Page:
Subversive Suburbanite

A bit of cycology

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Enfield’s cycle infrastructure is coming along nicely in the form of bike lanes, re-modelled junctions and better public realm along the A105. Since this road – also known as Green Lanes, Ridge Avenue and London Road depending on which bit you’re on – connects my own street to Enfield Town, I cycle up and down it at least once a week. Watching it take shape is fascinating.

The new infra

It’s being done in patches following a seemingly random order that presumably makes sense to Transport for London. For instance, there are at least three different stretches being worked on currently, at the northern, southern and middle parts of the route. (There’s a great update here including some video if you’re interested.)

Here are some of the finished parts.

This child is trying out a new bike her dad just bought her at a pop-up bike market. She only went 100 metres, but still – a 6-year-old on the A105!

Most of the A105 gets this treatment – lightly segregated bike lanes consisting of a painted line and ‘orcas’ (black and white lumps of plastic) reinforcing it at intervals. It may not be up to Dutch standards but at least it’s economical, so in all the Mini Holland funding will stretch to over 20km of bikes lanes around the borough.

Note the rather stylish cycle logos

Bus stops in the UK are traditionally where cycle lanes give up the ghost. Not so in Enfield! This is a bus boarder, where bikes travel between the stop and the bus on the carriageway. It rises to pavement level to indicate that passengers have priority. This has not yet caused any pedestrian fatalities, to the bitter disappointment of the scheme’s antis (nor in several European countries…). The ramps up and down are quite steep, so it’s important to go ‘Wheeee!’ as you exit a bus boarder.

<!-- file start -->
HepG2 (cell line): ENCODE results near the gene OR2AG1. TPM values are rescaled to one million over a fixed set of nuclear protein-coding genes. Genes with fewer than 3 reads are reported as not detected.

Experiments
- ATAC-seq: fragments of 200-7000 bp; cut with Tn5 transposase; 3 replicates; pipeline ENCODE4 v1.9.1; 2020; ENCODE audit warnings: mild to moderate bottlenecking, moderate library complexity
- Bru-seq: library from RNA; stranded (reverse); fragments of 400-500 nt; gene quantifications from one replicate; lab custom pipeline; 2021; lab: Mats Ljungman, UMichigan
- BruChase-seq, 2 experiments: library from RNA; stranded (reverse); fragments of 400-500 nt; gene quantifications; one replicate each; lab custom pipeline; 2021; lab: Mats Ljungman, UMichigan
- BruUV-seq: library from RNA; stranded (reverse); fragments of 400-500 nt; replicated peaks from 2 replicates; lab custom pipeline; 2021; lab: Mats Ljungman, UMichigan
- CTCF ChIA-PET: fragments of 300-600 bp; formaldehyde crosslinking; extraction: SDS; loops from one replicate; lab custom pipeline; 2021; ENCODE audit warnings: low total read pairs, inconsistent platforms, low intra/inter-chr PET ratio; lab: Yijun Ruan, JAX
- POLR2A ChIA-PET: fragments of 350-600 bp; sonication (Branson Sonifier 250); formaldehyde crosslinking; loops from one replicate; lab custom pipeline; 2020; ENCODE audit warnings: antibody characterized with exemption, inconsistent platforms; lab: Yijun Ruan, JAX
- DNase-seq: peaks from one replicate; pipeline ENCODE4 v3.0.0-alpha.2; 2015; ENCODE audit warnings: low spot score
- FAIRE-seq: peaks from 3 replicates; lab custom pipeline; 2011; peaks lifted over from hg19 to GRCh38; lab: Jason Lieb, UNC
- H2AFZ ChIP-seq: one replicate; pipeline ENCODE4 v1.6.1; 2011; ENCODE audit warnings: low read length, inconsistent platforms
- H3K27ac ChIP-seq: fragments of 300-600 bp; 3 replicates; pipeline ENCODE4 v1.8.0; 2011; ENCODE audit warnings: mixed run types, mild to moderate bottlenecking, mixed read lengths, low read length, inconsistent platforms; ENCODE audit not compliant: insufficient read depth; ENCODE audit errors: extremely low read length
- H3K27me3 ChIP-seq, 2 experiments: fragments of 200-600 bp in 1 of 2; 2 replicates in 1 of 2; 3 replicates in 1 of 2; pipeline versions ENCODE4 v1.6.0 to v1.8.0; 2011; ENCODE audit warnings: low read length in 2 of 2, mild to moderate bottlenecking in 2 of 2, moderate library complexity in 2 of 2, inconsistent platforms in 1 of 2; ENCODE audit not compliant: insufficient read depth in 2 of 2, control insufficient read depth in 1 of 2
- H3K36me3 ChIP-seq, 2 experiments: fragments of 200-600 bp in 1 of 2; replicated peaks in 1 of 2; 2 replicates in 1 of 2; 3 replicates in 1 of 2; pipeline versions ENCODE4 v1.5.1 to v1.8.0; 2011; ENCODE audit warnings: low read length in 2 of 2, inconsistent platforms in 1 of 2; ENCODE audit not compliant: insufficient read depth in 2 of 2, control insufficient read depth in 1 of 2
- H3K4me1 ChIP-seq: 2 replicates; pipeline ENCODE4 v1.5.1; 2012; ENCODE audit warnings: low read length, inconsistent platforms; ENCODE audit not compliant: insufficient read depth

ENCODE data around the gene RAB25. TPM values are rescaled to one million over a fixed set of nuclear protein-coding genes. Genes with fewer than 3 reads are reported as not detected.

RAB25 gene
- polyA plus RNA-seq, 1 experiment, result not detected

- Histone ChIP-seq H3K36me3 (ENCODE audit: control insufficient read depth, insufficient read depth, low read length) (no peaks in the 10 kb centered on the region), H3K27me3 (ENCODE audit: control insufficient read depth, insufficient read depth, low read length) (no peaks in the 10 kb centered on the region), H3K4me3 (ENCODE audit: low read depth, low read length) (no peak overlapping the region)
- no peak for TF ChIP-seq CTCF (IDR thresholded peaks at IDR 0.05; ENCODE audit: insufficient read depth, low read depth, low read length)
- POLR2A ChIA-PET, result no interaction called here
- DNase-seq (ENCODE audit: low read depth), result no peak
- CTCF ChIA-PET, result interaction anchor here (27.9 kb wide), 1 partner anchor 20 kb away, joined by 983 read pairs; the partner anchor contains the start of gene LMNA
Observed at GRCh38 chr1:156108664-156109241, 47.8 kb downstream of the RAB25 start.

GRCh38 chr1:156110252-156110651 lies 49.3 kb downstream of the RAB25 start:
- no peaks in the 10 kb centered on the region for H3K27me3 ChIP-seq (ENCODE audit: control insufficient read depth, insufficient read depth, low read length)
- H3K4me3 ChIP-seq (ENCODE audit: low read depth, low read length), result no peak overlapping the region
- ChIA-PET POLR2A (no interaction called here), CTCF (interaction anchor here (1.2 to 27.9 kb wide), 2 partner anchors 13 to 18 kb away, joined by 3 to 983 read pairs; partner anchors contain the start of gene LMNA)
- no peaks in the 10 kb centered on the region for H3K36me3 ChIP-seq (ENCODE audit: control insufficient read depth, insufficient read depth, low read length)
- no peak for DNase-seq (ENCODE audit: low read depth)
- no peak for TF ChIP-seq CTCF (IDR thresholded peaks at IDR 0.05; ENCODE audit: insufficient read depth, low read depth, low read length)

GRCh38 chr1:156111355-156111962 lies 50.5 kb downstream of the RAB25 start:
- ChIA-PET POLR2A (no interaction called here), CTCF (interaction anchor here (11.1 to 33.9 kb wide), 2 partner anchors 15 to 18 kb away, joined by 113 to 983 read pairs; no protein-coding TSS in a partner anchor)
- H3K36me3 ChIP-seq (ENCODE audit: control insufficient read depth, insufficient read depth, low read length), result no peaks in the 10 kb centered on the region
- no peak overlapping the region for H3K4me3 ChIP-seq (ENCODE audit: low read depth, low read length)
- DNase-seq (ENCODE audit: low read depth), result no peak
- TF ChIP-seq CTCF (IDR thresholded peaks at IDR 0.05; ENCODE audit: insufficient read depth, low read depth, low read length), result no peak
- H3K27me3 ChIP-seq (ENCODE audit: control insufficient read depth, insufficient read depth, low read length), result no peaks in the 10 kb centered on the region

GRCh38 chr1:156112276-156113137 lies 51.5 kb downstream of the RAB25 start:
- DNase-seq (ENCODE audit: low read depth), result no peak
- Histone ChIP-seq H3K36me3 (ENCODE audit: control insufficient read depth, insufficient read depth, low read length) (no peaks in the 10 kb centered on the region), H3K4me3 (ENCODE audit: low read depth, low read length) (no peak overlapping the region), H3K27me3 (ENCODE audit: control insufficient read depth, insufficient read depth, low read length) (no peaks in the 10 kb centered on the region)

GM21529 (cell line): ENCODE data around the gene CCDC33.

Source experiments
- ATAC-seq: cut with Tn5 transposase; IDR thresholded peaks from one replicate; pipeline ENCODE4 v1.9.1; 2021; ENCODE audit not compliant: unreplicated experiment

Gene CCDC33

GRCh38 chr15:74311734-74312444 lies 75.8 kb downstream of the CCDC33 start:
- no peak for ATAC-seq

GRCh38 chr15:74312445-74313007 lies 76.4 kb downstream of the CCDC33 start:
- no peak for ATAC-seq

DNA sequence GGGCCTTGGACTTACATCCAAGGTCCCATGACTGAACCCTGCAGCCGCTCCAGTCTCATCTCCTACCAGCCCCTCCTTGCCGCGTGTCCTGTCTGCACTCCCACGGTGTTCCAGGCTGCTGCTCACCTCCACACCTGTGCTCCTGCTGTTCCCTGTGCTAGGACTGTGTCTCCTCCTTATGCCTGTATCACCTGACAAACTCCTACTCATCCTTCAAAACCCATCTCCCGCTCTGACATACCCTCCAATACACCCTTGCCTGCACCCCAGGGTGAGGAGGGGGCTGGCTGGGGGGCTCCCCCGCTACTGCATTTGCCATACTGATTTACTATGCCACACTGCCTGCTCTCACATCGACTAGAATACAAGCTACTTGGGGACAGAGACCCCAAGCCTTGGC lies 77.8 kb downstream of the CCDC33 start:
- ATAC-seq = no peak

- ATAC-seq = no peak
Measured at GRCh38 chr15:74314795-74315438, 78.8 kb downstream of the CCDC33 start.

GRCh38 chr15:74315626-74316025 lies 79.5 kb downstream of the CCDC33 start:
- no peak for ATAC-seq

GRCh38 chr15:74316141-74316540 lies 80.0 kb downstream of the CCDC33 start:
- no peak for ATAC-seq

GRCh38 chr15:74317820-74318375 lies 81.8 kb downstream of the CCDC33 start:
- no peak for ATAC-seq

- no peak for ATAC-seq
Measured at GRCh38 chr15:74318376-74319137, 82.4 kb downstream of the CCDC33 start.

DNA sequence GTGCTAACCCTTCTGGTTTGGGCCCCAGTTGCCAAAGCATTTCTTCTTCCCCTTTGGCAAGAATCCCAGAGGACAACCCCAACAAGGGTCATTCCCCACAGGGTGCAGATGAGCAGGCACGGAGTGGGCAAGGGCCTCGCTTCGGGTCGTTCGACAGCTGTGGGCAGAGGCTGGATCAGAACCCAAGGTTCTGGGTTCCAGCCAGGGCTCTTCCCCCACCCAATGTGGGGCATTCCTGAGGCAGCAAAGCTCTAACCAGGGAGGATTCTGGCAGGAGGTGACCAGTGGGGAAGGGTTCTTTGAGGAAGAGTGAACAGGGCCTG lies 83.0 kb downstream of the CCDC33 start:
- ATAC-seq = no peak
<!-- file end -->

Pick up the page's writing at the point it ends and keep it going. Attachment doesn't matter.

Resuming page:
Bus stop just visible in the distance

Where there’s enough space, the bike lanes ‘bypasses’ the bus stop completely, as in this photo of Winchmore Hill high street.

 

Why has Enfield chosen a different colour for cycle paths to everyone else? Now London has blue, red, green.. and this colour. Which is actually quite a nice colour in my opinion

And in town centres, like this stretch in Palmers Green, bike lanes are right up at pavement level. This could be Dutch!

 

 

Note dinky cycle lights

Junctions have been made a lot safer for cycling, like this one at Church Street – the lights have a phase where all motorised traffic stops and cycles and pedestrians can go, in all directions at once. I believe this is the closest thing the UK has to a ‘simultaneous green’ which are a common form of junction in the Netherlands. It’s very relaxed to use once you’ve got the hand of the rather confusing road markings – and I haven’t got over the dinky little cycle lights yet.

So that’s are what some of the lovely finished bits look like. Here, on the other hand, is a typical stretch of untreated A105 (courtesy of Google Streetview):

Looks fun to cycle on, doesn’t it?

No, it’s not. There’s a reason any teenager you see riding a bike on this street will be on the pavement. And why Enfield’s share of journeys by bike is less than 1%.

The cycology

So what’s really interesting is to ride the length of the route (takes about 20 minutes), at times dodging traffic as cyclists have always had to, at times riding in state along an actual bike lane, and noticing the difference in your self.

Here’s my brain, on the bits without cycle infrastructure:

Ok, pinch point – move out into the middle – gosh, does he have to drive that close behind me? Patience! Yes, you can pass me now – good riddance – oh my word, massive pothole! Good thing I saw that – ok, red light, just squeezing past to the front… there’s that driver again – here we go – blimey, do you always accelerate like that? And here’s another pinch point etc etc

On the bits *with* cycle infra:

Tum ti tum… nice weather tonight… wheee! (that was a bus boarder)… ooh, is that a new cafe? …Yay! (that was  a green cycle signal)… wonder what I’ll eat when I get home … etc etc

As others have pointed out, when you enter a cycle lane you feel the physiological change instantly. Your pulse drops, your muscles relax, and best of all, your mind frees up. Someone should research this – it can’t be difficult to measure the difference in people’s stress levels cycling on roads with and without cycle infrastructure.

Most interesting of all: when I’m in a cycle lane, I feel welcome. I feel like I have the right to be there; the street has been designed to include me. I no longer have to engage in a constant physical and mental battle for my space on the road. I noticed this in the Netherlands. There the 10-year-old and I on our bikes had as much right to exist ‘as the trees and the stars’, as the Desiderata goes – or at least as much as people travelling by car or tram. I felt taller, more dignified, more human.

I look forward to feeling like that in my own country too.

 

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